Presentations: Communication Lessons From the Krispy Kreme IPO Road Show – Part II: IPO
In Part I, I told how the CEO – a client – prepared to persuade bankers, analysts, and potential investors to buy stock from the Initial Public Offering (IPO). But what did he actually encounter? What surprised him? What did he learn? What can it teach the rest of us? In that spirit, and with the CEO’s permission, here is what he, his CFO, and head of investor relations experienced on the IPO road. My comments are in italics.
The Intensity – Six to 10 presentations a day totaling more than 70 over a two-week period. Each lasting 45 minutes with just 15 minutes to pack up, move to the next location, setup, and start again. The CEO said he was surprised at how grueling it was. “Like running for President,” he said. Important presentations are about your audience’s needs, not just yours. The IPO grinder quenches the information thirst of the investment world while testing your cool under fire.
The Presentations – The CEO used a laptop to share the excitement surrounding Krispy Kreme store openings and the doughnuts. Each PowerPoint page along with a written backup reminded him what to say. After the first five meetings he operated almost completely without notes. Presentations are about knowledge as well as communications ability. You cannot tell what you don’t know.
The Audience – They interrupted the presentation about half the time to ask questions. The CEO said he found himself completely off format 10% of the time. Twice, analysts just wanted to talk. He said that if the interrupters had let him continue then the presentation would have answered 95% of their questions. In spite of it all, he said he liked these give and take sessions.
The CEO used portions of the formal presentation to answer questions. He quickly learned which PowerPoint pages contained specific information and would leapfrog to them, out of order, to show supporting data.
MBA students making mock presentations note that you must convey facts even when interrupted and knocked off format. Information command is the key.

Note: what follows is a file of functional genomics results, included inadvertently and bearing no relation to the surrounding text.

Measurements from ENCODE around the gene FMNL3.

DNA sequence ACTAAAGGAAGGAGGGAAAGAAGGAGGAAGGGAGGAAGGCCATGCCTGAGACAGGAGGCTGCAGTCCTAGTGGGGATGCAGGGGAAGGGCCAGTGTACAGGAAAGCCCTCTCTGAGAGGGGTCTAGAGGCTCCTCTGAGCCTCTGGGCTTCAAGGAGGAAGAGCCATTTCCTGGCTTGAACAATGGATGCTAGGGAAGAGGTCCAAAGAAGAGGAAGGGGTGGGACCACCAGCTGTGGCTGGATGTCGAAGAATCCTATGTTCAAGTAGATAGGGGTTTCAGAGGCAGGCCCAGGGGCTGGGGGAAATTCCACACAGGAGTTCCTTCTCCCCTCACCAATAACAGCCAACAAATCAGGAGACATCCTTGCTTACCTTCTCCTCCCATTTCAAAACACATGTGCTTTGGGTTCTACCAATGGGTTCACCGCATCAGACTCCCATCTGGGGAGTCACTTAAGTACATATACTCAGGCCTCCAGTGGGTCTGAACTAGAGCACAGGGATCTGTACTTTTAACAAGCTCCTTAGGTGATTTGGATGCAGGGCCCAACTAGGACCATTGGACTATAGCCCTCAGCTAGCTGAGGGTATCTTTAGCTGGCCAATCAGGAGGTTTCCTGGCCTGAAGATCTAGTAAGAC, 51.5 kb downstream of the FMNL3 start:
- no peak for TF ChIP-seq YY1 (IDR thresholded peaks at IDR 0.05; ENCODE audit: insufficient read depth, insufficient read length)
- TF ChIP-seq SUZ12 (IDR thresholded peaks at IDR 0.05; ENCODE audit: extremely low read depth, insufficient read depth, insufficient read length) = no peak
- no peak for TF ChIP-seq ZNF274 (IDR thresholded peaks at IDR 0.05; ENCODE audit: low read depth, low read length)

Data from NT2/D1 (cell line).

The Atmosphere – The CEO expected to be grilled by these no-nonsense numbers people, but they were not as adversarial as anticipated. They were interested, congenial, and positive. The 25-minute laptop video show – which the CEO narrated live – was a hit. He said the company had to take that unconventional approach because the investment community expected something different from Krispy Kreme. Nevertheless, sometimes the show was never completed because of the interruptions for questions. Had the audience been hostile, the CEO’s mission would have been to remain “the quiet voice of reason.” What matters is how you react.
The Insights – The CEO said he would have started preparing even earlier than he did. He recommends spending at least two weeks firming up the content and then a single week of rehearsing the actual presentation morning and night. He suggests much Q&A practice as well. He believes he had the right support system (including the right investment bank) to plan and execute the shows.
His Personal Advice – The CEO said, “Make sure you are ready for a public offering, have a good story to tell, and know your weaknesses. If you have a weakness they will exploit it. They will question your strategies. You need to be able to answer their questions in one minute, not 5. You will meet with 100% of the universe of people who will move your stock. Some of these investment people are the smartest folks in the world, and they are definitely prepared. I never met anyone who wasn’t. They came with our S-1 (prospectus) in hand, highlighted, underlined, and dissected. They will know everything about your company. You can’t make mistakes, there are no shortcuts, and you cannot over-prepare. Anyone can do a presentation or even have a story to tell, but you must be able to answer the questions with a lack of defensiveness. All the chips are on the table.”
The CEO also sat through about 4 hours of interviews at the cable television networks including MSNBC and CNBC. “It was the best media training I ever had.” Although I had media trained him months earlier, reality teaches best.
In summary, as financially oriented as IPO road shows are, the same old saws about presentations still apply – story-telling, total knowledge of subject, comprehensive rehearsal, Q&A development, and the confidence that comes from knowing that you know it.